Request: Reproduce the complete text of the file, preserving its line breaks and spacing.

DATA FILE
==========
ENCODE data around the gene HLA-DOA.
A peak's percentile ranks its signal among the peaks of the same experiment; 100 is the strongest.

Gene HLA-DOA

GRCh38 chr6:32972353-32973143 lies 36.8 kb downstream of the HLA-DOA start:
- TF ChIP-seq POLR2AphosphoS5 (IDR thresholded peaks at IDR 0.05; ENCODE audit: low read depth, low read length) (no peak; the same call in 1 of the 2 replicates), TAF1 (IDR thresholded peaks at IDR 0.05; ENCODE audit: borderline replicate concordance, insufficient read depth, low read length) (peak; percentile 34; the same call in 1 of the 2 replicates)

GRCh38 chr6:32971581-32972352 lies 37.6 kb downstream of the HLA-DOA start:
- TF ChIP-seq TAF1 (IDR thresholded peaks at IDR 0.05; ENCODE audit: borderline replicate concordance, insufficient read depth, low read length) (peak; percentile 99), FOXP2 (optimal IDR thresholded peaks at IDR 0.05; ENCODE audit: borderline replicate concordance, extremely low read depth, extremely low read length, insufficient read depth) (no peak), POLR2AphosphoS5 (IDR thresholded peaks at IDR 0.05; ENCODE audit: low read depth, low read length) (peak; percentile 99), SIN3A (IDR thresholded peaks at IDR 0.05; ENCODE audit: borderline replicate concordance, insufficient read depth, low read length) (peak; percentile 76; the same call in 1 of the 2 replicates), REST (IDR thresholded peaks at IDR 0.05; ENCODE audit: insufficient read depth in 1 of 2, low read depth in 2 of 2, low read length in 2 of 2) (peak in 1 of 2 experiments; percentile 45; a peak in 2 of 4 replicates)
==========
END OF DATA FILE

ENCODE data around the gene HLA-DOA.
A peak's percentile ranks its signal among the peaks of the same experiment; 100 is the strongest.

Gene HLA-DOA

GRCh38 chr6:32972353-32973143 lies 36.8 kb downstream of the HLA-DOA start:
- TF ChIP-seq POLR2AphosphoS5 (IDR thresholded peaks at IDR 0.05; ENCODE audit: low read depth, low read length) (no peak; the same call in 1 of the 2 replicates), TAF1 (IDR thresholded peaks at IDR 0.05; ENCODE audit: borderline replicate concordance, insufficient read depth, low read length) (peak; percentile 34; the same call in 1 of the 2 replicates)

GRCh38 chr6:32971581-32972352 lies 37.6 kb downstream of the HLA-DOA start:
- TF ChIP-seq TAF1 (IDR thresholded peaks at IDR 0.05; ENCODE audit: borderline replicate concordance, insufficient read depth, low read length) (peak; percentile 99), FOXP2 (optimal IDR thresholded peaks at IDR 0.05; ENCODE audit: borderline replicate concordance, extremely low read depth, extremely low read length, insufficient read depth) (no peak), POLR2AphosphoS5 (IDR thresholded peaks at IDR 0.05; ENCODE audit: low read depth, low read length) (peak; percentile 99), SIN3A (IDR thresholded peaks at IDR 0.05; ENCODE audit: borderline replicate concordance, insufficient read depth, low read length) (peak; percentile 76; the same call in 1 of the 2 replicates), REST (IDR thresholded peaks at IDR 0.05; ENCODE audit: insufficient read depth in 1 of 2, low read depth in 2 of 2, low read length in 2 of 2) (peak in 1 of 2 experiments; percentile 45; a peak in 2 of 4 replicates)